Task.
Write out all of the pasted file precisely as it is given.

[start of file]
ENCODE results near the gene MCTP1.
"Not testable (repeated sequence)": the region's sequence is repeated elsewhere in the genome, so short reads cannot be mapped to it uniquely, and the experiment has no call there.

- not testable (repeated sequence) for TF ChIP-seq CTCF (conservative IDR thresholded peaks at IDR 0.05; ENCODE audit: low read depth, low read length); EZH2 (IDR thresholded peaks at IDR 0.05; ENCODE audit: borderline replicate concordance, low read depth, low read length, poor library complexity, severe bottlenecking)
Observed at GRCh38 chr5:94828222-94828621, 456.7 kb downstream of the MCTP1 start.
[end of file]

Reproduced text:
ENCODE results near the gene MCTP1.
"Not testable (repeated sequence)": the region's sequence is repeated elsewhere in the genome, so short reads cannot be mapped to it uniquely, and the experiment has no call there.

- not testable (repeated sequence) for TF ChIP-seq CTCF (conservative IDR thresholded peaks at IDR 0.05; ENCODE audit: low read depth, low read length); EZH2 (IDR thresholded peaks at IDR 0.05; ENCODE audit: borderline replicate concordance, low read depth, low read length, poor library complexity, severe bottlenecking)
Observed at GRCh38 chr5:94828222-94828621, 456.7 kb downstream of the MCTP1 start.